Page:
'Unprecedented' assessment commissioned for contaminated Harrietsfield site
Residents have not been able to drink their water for many years
The Nova Scotia Environment Department is commissioning an assessment of a contaminated site in Harrietsfield, N.S.
For years, many residents have not been able to drink their water due to contaminants from a former salvage yard.
The province said this is the first step to determine what will be needed to clean up the property.
The two numbered companies that operated the former RDM Recycling have not followed ministerial orders issued in 2016 to assess the site and submit a cleanup plan. A court case involving the province and the two companies is ongoing.
Environment Minister Iain Rankin said in an unusual step, the province is forging ahead with the assessment in the meantime.
"This is an unprecedented step that hasn't been taken before in the Environment Act," said Rankin. "But the community has been asking for it for some time and we believe it's the right thing to do."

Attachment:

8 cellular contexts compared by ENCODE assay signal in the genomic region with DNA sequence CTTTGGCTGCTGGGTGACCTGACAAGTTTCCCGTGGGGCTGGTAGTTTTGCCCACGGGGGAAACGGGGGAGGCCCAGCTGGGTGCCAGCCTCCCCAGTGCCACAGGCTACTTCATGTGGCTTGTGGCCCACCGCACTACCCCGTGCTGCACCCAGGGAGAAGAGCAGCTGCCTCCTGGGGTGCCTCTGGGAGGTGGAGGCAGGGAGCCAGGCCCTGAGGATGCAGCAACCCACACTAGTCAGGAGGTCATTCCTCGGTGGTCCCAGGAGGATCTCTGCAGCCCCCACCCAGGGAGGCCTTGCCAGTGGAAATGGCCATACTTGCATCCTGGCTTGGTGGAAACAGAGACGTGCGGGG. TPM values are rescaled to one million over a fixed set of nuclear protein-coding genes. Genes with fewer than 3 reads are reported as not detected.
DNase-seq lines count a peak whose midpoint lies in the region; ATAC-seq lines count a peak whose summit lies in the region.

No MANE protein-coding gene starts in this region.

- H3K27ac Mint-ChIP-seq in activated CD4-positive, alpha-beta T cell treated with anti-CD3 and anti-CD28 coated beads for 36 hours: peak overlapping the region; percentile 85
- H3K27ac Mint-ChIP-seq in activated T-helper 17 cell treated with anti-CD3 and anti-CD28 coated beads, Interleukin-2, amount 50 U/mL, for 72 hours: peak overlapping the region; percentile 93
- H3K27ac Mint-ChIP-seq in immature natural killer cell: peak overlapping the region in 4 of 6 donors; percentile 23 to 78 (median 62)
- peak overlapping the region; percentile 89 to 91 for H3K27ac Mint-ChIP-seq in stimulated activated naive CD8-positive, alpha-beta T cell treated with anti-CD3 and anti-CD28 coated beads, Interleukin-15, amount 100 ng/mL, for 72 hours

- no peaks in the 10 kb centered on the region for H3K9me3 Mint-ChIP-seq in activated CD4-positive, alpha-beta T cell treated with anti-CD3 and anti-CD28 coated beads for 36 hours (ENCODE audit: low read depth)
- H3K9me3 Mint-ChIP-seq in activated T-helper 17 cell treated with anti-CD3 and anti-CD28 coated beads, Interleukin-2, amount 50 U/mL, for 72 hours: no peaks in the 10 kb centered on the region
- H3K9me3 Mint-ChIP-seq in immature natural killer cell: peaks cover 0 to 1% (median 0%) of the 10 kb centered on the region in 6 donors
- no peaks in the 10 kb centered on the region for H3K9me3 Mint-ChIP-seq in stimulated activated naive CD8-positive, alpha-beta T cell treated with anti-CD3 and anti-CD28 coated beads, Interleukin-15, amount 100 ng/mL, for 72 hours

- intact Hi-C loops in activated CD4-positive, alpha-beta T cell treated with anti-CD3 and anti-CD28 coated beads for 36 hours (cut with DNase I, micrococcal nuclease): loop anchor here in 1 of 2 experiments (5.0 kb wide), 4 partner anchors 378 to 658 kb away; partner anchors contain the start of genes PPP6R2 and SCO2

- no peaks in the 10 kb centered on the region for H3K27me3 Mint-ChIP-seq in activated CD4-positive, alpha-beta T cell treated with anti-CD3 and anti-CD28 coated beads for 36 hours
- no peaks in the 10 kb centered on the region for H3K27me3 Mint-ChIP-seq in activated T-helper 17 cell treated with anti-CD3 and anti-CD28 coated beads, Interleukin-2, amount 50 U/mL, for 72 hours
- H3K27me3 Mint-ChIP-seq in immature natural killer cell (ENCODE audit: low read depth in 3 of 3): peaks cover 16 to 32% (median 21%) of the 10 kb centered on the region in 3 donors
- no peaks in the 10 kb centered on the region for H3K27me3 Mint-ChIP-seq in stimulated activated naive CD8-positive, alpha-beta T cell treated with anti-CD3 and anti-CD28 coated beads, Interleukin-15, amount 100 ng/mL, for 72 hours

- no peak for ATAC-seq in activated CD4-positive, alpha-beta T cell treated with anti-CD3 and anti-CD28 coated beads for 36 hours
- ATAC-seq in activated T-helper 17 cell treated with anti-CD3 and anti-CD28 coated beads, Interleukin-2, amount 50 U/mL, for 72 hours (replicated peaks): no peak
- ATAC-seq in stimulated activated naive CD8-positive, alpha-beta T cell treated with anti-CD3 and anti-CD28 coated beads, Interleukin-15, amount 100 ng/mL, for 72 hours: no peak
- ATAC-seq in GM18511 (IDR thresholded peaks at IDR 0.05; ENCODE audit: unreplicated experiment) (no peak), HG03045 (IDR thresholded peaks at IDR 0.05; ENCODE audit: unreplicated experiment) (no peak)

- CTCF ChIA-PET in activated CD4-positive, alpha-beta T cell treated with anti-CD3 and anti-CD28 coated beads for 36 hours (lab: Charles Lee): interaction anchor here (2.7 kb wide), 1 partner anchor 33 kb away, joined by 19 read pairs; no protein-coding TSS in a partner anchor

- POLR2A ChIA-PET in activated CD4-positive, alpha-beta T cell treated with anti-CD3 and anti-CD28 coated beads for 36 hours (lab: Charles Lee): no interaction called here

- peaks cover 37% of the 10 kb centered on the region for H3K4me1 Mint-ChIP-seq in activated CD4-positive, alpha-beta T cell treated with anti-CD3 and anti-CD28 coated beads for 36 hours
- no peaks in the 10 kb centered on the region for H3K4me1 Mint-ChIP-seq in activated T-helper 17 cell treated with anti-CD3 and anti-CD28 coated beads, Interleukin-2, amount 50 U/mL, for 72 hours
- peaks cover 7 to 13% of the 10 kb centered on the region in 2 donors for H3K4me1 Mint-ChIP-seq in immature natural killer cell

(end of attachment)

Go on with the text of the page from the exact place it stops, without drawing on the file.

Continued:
The minister said the province aims to recoup the $250,000 assessment cost in court.
"We should see people out there on the ground this summer doing the testing and analysis work and then we'll have a plan in place hopefully by late this fall to deal with how it should be treated," said Stephen MacIsaac, president and CEO of Nova Scotia Lands Inc, which is commissioning the assessment.
A lot of hard work
The Liberal MLA for the area, Brendan Maguire, said this decision came out of a lot of hard work from people on the ground, the minister, the government, resident Marlene Brown and himself.
"We've had a lot of sleepless nights on this," Maguire said. "This is quite possibly the moment that, as long as I do this job, will be one of those moments that I remember forever.
"The majority of people in the community are not drinking the water," said Maguire. "This is hope."